Badiucao was an anonymous street artist, described as “China’s Banksy”, until his identity was outed against his will two years ago by Chinese authorities who detained family members and threatened to have an exhibition of his art in Hong Kong raided.
The Chinese authorities do not like Badiucao’s politically charged work and the artist says the state harassment has followed him to Melbourne, where he has been followed, his phone hacked and his home broken into by people he believes are connected to the Chinese state.
He told The Age on Friday that Victoria should be extremely cautious about its closer trade relationship with such a regime.
“What we are trading is not just beef, wine and other products,” Badiucao said.
“We’re trading the foundation of this society, the wellbeing for generations and generations.
‘We’re trading the foundation of this society, the wellbeing for generations and generations.’
“Belt and Road is not purely an economic benefit project, it has a lot of political agenda.”
Public opinion among Australia’s Chinese diaspora is not easy to gauge, but Badiucao believes the fear factor of state retaliation from Beijing prevents many community members from speaking their minds on Belt and Road or other politically sensitive topics.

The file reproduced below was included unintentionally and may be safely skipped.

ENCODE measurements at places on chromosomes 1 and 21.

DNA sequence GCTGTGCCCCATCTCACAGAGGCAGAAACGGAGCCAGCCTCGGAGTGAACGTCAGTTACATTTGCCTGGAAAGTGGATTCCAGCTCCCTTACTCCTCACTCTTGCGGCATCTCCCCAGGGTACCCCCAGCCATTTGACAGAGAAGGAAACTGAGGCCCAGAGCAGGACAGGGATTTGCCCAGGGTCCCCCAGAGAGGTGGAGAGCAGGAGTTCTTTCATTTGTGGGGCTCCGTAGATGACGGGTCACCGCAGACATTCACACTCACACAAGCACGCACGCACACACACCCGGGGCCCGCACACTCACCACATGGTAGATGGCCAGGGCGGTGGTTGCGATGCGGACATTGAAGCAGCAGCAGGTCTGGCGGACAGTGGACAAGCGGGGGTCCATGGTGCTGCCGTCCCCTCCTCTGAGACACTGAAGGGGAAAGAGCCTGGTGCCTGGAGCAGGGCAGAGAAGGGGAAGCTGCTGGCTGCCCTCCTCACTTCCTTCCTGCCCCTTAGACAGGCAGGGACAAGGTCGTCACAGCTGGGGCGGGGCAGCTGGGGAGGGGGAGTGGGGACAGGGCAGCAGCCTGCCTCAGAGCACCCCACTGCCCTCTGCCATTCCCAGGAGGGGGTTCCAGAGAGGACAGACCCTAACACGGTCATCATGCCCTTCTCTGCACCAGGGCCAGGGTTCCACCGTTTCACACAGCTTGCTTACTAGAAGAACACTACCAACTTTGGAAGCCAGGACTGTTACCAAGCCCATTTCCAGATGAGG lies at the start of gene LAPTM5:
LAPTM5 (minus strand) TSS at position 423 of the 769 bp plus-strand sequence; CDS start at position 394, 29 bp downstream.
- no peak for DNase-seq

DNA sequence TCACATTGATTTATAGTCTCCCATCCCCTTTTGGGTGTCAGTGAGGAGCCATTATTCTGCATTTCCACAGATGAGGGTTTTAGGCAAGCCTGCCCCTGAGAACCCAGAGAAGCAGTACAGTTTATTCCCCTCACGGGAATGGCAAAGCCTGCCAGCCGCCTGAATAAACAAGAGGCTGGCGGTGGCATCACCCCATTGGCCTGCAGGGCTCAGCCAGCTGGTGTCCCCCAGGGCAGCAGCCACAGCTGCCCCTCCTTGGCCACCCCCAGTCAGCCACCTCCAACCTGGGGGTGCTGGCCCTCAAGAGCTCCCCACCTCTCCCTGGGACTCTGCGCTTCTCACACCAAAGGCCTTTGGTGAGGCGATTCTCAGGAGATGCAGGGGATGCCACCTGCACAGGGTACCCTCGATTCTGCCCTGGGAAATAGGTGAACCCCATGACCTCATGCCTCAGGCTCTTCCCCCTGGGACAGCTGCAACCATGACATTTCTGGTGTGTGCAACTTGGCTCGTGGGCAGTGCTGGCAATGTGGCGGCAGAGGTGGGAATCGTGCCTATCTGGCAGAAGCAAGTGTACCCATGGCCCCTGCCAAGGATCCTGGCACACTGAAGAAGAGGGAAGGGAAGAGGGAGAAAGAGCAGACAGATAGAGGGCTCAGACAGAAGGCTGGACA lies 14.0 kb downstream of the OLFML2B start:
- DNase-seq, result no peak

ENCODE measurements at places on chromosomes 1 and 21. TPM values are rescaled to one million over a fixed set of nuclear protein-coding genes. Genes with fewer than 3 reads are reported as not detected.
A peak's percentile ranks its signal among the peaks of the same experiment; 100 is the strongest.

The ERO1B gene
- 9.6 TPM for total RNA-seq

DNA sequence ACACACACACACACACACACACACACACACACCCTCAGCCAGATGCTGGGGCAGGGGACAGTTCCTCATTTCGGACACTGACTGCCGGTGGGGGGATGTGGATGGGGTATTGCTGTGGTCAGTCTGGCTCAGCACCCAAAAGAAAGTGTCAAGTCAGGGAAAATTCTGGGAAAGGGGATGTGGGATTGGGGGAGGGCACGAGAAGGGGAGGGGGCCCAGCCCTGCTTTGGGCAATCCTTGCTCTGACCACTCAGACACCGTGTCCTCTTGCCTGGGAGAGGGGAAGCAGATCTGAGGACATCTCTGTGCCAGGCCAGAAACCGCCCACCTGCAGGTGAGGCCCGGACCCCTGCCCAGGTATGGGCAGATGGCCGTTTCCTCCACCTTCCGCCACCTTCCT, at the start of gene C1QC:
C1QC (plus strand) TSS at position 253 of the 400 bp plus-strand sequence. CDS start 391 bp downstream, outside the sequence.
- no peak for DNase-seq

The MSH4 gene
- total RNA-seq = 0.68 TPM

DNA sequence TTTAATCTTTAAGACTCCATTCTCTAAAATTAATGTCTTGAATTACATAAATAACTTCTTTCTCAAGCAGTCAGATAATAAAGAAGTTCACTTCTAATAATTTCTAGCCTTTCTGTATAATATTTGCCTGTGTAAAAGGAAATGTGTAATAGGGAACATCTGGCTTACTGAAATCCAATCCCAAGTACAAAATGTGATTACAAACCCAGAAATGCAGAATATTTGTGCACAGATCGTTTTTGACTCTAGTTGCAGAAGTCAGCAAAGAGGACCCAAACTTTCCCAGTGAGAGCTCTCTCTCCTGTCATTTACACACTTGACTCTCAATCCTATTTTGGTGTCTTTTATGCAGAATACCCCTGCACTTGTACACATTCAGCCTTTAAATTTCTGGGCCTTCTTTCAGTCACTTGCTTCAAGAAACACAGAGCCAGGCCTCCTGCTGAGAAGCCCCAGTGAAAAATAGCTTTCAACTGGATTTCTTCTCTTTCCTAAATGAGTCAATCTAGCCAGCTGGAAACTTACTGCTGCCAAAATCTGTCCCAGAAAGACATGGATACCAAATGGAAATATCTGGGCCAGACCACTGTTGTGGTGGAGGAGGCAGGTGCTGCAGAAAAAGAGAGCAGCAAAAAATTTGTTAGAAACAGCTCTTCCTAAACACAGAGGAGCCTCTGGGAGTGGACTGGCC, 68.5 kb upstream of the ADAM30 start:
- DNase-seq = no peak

“The problem is that the aggression and the threat has been projected from Beijing to the community here,” he says.
“I know a lot of overseas students here in Australia are worried about expressing their true feelings about Beijing.
“You won’t hear the voice of Chinese-Australia here because most people are still afraid.”
But Chinese-Australian writer and commentator Jieh-Yung Lo says feelings within the Australian-Chinese community are more complex, with mixed feelings both about the Belt and Road Initiative and China’s rise more generally.
Mr Lo, a former Labor Party member, told The Age that the Belt and Road deal was not a clear-cut plus for Mr Andrews and Labor among Chinese Australians, but that the state government’s pursuit of closer ties with China was generally viewed positively.
But he said the biggest fear in the community as the debate raged was that Chinese-Australians might find themselves the targets of anti-Chinese feeling in the broader community.
“Our biggest fear is the potential loss of trust and confidence in Chinese-Australians by the wider Australian community,” he said.
“The last thing we want is the re-emergence of Sinophobia directed towards Chinese-Australians or anything ‘Chinese’ in Australia due to China’s rise as a global rule-maker.”
Noel Towell is State Political Editor for The Age